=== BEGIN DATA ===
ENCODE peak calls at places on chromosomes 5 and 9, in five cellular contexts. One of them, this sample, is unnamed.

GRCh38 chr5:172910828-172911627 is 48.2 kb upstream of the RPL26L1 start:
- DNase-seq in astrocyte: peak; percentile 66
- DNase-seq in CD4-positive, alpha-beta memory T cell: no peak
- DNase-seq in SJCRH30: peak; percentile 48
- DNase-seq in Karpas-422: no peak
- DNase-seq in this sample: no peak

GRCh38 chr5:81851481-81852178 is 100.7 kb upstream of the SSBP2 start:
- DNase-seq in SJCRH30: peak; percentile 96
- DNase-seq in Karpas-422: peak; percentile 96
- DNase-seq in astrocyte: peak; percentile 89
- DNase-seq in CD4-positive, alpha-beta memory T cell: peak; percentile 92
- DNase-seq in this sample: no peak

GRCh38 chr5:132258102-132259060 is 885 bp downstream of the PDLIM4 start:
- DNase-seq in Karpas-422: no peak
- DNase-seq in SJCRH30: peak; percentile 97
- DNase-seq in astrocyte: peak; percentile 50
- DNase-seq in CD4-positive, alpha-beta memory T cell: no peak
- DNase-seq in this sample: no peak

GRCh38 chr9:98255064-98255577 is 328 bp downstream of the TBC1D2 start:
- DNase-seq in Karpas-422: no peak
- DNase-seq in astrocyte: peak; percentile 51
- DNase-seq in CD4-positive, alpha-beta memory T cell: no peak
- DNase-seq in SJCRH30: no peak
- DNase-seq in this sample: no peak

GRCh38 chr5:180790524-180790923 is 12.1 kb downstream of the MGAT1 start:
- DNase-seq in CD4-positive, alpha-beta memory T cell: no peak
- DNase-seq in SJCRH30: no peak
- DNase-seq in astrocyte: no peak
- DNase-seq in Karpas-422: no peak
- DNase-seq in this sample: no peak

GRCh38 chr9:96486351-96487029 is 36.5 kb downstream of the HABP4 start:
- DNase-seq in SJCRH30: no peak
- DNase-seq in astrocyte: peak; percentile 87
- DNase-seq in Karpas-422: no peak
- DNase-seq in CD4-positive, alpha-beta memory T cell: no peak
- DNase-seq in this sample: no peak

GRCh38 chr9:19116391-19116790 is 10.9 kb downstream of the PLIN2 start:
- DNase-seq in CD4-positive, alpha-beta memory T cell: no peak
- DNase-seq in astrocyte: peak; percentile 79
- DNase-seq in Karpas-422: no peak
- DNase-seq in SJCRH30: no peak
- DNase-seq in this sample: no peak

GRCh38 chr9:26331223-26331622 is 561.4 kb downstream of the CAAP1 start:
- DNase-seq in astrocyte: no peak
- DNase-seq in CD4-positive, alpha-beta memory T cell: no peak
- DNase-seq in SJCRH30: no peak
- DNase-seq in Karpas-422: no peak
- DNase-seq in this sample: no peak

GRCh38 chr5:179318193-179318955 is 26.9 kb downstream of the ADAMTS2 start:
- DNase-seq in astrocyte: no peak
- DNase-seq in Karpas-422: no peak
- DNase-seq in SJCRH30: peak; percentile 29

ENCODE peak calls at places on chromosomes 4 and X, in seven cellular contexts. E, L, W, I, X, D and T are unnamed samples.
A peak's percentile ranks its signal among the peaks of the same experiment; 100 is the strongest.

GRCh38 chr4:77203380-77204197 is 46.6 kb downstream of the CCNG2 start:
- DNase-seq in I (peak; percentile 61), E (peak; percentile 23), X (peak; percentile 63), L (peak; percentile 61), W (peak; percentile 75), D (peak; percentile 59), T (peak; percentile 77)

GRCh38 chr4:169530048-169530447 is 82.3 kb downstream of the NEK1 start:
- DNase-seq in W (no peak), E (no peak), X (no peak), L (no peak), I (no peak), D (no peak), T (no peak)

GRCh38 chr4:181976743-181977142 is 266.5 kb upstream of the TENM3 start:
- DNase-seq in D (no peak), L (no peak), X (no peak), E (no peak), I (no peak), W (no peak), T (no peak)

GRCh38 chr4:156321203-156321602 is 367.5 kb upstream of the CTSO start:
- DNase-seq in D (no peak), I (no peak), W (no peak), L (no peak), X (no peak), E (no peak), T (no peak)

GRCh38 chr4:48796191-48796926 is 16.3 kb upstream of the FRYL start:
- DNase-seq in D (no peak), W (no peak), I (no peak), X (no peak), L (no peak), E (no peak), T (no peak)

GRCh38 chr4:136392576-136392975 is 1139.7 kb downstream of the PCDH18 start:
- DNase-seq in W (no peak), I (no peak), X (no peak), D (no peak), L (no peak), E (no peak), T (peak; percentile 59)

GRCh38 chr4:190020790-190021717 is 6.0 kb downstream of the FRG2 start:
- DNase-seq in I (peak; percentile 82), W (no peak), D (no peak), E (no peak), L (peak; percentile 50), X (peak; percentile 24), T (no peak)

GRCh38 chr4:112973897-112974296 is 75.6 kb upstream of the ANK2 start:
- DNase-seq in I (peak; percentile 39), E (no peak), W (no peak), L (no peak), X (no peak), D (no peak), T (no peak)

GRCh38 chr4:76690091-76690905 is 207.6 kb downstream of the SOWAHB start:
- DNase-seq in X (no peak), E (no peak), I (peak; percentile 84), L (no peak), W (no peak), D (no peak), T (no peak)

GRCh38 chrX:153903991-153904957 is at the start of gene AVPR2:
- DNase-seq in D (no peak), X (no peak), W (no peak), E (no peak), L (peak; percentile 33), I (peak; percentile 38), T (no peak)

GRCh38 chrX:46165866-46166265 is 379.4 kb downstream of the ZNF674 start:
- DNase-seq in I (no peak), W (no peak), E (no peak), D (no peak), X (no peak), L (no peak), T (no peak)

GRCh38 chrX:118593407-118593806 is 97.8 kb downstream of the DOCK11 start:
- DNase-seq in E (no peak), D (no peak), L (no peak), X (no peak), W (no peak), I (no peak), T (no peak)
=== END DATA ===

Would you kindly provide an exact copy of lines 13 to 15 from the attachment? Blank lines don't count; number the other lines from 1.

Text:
- DNase-seq in this sample: no peak

GRCh38 chr5:132258102-132259060 is 885 bp downstream of the PDLIM4 start:
- DNase-seq in Karpas-422: no peak